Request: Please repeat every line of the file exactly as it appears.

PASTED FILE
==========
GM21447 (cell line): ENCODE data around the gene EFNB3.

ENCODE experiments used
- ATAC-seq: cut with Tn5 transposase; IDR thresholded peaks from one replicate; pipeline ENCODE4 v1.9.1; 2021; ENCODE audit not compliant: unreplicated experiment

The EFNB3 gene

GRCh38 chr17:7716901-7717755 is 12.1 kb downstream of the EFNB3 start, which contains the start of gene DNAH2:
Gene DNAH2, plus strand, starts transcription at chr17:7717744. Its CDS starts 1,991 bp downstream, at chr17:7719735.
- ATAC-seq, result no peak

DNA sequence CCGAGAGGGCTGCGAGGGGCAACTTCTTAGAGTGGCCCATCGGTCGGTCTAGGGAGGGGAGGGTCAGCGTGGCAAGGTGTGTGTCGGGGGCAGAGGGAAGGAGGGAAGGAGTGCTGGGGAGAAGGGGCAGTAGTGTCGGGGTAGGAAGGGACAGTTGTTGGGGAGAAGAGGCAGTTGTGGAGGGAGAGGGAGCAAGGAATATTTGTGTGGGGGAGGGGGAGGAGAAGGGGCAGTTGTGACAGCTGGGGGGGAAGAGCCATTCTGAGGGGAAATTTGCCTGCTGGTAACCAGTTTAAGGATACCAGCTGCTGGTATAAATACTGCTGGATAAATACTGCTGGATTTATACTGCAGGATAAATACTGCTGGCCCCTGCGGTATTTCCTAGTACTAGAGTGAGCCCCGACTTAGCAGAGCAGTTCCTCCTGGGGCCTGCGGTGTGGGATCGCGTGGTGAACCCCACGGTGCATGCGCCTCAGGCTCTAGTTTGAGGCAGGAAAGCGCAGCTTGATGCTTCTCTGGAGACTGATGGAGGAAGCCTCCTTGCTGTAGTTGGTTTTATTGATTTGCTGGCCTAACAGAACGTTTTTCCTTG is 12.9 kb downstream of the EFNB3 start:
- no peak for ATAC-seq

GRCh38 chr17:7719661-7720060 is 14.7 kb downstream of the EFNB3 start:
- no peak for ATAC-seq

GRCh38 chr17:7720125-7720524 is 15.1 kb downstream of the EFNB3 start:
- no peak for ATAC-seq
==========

GM21447 (cell line): ENCODE data around the gene EFNB3.

ENCODE experiments used
- ATAC-seq: cut with Tn5 transposase; IDR thresholded peaks from one replicate; pipeline ENCODE4 v1.9.1; 2021; ENCODE audit not compliant: unreplicated experiment

The EFNB3 gene

GRCh38 chr17:7716901-7717755 is 12.1 kb downstream of the EFNB3 start, which contains the start of gene DNAH2:
Gene DNAH2, plus strand, starts transcription at chr17:7717744. Its CDS starts 1,991 bp downstream, at chr17:7719735.
- ATAC-seq, result no peak

DNA sequence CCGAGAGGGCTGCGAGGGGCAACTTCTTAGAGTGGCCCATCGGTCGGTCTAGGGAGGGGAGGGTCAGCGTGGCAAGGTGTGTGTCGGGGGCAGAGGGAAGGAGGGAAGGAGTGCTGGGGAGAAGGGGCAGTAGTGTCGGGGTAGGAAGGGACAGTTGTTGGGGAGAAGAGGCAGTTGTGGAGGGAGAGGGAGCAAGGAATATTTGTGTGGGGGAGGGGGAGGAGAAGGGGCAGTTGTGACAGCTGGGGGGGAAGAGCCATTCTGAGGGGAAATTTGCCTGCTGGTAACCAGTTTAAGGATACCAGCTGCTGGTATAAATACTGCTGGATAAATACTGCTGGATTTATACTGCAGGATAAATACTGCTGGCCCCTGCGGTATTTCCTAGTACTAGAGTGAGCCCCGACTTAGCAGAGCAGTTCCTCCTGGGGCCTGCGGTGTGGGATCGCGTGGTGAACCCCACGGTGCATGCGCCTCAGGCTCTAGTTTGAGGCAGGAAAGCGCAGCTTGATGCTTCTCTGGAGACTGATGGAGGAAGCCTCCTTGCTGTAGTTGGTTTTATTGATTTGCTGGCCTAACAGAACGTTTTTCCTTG is 12.9 kb downstream of the EFNB3 start:
- no peak for ATAC-seq

GRCh38 chr17:7719661-7720060 is 14.7 kb downstream of the EFNB3 start:
- no peak for ATAC-seq

GRCh38 chr17:7720125-7720524 is 15.1 kb downstream of the EFNB3 start:
- no peak for ATAC-seq